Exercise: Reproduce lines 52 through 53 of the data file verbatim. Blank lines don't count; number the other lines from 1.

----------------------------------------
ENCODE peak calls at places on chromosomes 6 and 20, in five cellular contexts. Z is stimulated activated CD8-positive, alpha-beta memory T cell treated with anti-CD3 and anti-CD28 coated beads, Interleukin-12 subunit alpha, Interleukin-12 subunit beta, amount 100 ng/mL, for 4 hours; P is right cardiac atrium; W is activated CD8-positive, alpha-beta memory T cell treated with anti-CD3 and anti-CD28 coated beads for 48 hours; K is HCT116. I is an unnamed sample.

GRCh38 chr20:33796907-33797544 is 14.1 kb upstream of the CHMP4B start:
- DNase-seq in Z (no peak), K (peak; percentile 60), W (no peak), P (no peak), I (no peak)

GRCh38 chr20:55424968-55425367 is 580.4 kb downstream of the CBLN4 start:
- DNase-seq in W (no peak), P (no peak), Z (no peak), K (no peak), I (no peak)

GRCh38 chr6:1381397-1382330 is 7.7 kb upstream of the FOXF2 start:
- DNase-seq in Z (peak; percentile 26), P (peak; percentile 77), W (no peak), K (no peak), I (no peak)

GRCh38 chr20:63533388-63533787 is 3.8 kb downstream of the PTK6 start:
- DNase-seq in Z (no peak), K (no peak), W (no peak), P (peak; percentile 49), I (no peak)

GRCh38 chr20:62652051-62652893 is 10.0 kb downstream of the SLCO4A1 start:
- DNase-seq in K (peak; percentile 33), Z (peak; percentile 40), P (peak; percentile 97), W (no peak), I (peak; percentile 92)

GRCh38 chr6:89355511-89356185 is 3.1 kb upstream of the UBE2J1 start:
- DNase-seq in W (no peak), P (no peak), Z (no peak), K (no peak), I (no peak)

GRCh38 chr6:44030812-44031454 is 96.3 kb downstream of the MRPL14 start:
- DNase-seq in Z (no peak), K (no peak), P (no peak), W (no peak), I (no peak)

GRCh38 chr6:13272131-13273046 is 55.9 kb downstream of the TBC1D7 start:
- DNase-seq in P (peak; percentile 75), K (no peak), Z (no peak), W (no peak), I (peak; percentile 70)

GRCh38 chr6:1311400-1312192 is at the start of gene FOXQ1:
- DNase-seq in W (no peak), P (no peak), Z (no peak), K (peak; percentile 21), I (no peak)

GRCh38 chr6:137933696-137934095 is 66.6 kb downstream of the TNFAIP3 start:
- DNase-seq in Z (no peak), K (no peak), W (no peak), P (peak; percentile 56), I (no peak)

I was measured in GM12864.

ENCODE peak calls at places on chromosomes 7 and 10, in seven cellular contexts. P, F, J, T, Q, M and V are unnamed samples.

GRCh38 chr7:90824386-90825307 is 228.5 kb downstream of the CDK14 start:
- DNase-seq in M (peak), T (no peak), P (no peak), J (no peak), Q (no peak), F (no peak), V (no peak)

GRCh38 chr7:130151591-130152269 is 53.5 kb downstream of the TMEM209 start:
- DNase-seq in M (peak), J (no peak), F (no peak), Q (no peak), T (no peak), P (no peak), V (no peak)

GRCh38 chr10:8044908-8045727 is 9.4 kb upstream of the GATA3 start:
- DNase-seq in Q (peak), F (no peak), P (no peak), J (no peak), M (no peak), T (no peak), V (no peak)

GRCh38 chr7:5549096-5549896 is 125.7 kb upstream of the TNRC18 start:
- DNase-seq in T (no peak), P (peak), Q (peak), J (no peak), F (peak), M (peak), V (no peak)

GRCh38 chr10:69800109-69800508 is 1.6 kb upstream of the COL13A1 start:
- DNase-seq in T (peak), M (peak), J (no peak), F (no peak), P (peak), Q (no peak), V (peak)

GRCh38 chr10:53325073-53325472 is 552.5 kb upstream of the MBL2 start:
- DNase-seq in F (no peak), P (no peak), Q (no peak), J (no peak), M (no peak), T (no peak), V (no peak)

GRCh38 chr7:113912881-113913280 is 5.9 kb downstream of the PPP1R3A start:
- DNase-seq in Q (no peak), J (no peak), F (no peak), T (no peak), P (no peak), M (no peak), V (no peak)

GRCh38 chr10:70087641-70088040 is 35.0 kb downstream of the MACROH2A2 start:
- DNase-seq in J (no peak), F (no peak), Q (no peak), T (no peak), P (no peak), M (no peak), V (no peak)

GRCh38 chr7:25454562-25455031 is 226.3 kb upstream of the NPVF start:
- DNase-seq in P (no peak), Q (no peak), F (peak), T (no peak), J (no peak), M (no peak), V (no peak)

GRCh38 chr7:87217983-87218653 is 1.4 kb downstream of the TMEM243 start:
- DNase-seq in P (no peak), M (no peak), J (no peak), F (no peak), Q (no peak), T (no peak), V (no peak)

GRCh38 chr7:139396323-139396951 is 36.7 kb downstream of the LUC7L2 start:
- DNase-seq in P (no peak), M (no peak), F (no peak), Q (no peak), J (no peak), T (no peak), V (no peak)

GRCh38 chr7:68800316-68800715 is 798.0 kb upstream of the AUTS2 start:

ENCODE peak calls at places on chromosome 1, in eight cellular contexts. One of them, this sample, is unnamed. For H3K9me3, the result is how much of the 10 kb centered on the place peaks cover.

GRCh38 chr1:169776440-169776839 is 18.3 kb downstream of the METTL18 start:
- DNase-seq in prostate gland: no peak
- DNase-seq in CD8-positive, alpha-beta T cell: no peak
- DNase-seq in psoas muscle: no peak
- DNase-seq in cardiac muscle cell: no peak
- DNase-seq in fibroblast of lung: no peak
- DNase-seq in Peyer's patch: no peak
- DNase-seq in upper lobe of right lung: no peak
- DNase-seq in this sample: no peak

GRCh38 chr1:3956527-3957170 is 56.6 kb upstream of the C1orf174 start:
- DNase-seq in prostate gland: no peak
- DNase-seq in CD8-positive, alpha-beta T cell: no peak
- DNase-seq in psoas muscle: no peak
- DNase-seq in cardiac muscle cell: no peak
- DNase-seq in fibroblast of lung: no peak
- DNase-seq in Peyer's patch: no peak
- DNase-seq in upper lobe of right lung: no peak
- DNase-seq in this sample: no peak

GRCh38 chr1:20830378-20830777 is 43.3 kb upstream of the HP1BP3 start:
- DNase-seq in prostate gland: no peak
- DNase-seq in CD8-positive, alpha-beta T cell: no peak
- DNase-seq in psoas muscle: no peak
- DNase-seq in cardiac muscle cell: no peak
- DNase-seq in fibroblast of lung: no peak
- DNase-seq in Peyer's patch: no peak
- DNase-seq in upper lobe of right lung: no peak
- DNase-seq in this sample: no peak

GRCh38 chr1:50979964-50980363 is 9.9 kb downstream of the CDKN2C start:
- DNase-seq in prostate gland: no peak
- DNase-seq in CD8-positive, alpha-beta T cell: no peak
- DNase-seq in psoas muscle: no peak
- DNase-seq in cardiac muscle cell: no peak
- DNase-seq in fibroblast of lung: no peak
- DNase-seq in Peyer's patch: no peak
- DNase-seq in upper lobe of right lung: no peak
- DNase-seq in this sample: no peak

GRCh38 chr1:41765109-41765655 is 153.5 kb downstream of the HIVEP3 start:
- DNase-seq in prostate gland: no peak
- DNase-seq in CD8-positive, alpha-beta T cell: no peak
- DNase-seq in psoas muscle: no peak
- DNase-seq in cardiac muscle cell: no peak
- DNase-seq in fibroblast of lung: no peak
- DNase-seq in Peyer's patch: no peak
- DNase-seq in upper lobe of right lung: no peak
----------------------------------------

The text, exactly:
- DNase-seq in cardiac muscle cell: no peak
- DNase-seq in fibroblast of lung: no peak